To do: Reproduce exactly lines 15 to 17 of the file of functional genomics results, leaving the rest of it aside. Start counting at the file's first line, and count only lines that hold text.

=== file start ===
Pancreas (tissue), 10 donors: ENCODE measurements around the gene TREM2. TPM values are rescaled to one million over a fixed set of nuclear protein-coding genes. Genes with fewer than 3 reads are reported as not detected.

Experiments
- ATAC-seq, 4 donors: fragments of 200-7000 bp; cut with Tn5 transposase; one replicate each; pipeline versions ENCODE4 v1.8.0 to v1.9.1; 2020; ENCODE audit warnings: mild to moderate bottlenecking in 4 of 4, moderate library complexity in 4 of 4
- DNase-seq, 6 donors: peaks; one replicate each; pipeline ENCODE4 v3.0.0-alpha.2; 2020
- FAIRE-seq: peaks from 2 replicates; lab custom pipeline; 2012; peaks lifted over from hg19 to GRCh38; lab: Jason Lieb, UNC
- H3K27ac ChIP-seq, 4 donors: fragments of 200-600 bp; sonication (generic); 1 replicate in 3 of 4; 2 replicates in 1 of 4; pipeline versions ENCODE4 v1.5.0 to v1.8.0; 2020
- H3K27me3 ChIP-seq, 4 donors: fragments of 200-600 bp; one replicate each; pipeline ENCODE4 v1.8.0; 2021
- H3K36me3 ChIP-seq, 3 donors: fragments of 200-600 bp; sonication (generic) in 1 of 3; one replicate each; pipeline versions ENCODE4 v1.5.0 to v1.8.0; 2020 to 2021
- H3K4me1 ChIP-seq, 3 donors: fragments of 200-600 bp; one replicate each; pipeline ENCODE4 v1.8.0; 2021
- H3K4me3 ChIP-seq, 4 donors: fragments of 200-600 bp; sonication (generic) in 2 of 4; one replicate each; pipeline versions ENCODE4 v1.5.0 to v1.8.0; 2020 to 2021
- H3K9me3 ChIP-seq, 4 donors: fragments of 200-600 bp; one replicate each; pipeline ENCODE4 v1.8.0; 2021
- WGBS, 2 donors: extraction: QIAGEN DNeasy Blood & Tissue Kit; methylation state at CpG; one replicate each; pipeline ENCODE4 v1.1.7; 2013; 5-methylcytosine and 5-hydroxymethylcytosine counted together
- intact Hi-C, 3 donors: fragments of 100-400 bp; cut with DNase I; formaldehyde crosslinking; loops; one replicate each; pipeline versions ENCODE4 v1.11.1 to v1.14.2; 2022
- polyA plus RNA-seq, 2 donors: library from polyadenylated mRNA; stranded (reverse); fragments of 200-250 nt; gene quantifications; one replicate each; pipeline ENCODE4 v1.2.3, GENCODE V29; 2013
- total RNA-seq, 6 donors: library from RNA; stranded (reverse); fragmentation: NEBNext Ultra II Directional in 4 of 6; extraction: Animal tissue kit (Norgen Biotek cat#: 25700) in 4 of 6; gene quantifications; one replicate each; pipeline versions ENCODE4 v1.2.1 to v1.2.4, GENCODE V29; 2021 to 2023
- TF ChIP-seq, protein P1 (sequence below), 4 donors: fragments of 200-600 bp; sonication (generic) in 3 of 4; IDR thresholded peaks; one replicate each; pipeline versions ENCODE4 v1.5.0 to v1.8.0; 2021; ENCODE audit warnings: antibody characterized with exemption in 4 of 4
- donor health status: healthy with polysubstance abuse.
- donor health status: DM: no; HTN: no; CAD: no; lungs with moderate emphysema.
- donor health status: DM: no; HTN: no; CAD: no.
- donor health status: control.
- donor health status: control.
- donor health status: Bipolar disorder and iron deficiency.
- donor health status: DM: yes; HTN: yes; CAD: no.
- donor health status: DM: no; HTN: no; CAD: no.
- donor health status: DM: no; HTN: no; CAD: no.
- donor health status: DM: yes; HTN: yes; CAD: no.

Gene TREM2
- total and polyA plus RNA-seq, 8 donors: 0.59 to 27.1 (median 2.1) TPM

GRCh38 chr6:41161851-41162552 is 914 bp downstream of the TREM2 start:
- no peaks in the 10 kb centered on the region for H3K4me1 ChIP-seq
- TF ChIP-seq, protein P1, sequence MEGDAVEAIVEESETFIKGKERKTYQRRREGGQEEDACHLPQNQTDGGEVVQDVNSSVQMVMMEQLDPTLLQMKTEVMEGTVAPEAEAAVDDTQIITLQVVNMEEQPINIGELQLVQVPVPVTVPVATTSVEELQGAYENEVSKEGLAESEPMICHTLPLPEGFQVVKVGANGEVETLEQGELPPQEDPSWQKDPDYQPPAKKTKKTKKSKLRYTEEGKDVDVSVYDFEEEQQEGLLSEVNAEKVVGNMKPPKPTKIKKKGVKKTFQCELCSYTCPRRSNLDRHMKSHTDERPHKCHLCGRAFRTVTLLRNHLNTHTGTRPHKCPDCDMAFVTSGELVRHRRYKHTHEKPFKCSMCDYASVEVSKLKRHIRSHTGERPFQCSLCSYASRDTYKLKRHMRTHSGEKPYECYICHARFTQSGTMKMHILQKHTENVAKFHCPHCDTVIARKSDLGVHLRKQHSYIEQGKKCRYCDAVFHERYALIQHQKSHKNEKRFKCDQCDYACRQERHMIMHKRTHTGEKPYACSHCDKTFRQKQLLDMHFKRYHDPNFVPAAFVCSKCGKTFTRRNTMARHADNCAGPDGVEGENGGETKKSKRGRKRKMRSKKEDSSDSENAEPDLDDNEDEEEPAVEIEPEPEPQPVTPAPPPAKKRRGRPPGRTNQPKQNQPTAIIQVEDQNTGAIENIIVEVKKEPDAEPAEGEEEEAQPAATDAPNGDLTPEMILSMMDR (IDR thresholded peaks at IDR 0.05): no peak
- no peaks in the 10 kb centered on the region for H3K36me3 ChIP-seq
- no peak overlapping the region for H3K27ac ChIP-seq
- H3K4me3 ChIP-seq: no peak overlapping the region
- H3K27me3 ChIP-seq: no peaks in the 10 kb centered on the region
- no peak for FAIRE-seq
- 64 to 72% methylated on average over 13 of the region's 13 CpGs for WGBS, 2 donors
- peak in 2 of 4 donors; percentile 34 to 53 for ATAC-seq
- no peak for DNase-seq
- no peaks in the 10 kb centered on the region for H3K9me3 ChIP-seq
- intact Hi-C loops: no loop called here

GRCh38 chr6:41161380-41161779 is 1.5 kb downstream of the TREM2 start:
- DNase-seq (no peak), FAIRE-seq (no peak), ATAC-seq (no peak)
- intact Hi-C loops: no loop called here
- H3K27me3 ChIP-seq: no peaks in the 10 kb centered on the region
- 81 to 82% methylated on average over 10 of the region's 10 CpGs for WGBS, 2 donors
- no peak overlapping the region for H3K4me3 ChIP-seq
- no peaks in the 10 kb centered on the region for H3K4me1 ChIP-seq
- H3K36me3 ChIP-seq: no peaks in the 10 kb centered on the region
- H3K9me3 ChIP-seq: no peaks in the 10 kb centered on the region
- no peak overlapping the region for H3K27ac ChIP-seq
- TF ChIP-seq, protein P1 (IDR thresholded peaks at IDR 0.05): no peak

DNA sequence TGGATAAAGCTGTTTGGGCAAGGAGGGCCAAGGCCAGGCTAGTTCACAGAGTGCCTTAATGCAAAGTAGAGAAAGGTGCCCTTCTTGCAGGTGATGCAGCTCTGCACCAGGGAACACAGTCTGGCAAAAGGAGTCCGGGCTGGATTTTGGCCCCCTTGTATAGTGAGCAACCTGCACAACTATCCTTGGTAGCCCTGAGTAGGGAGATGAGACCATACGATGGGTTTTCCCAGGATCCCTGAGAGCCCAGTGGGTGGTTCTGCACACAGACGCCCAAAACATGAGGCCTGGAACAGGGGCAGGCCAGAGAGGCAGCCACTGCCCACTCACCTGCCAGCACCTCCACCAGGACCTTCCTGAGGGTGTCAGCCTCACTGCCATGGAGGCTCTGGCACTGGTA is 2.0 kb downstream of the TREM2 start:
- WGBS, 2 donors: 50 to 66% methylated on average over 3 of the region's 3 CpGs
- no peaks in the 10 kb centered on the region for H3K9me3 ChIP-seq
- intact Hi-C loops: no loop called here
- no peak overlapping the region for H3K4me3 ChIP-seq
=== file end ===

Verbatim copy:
- total RNA-seq, 6 donors: library from RNA; stranded (reverse); fragmentation: NEBNext Ultra II Directional in 4 of 6; extraction: Animal tissue kit (Norgen Biotek cat#: 25700) in 4 of 6; gene quantifications; one replicate each; pipeline versions ENCODE4 v1.2.1 to v1.2.4, GENCODE V29; 2021 to 2023
- TF ChIP-seq, protein P1 (sequence below), 4 donors: fragments of 200-600 bp; sonication (generic) in 3 of 4; IDR thresholded peaks; one replicate each; pipeline versions ENCODE4 v1.5.0 to v1.8.0; 2021; ENCODE audit warnings: antibody characterized with exemption in 4 of 4
- donor health status: healthy with polysubstance abuse.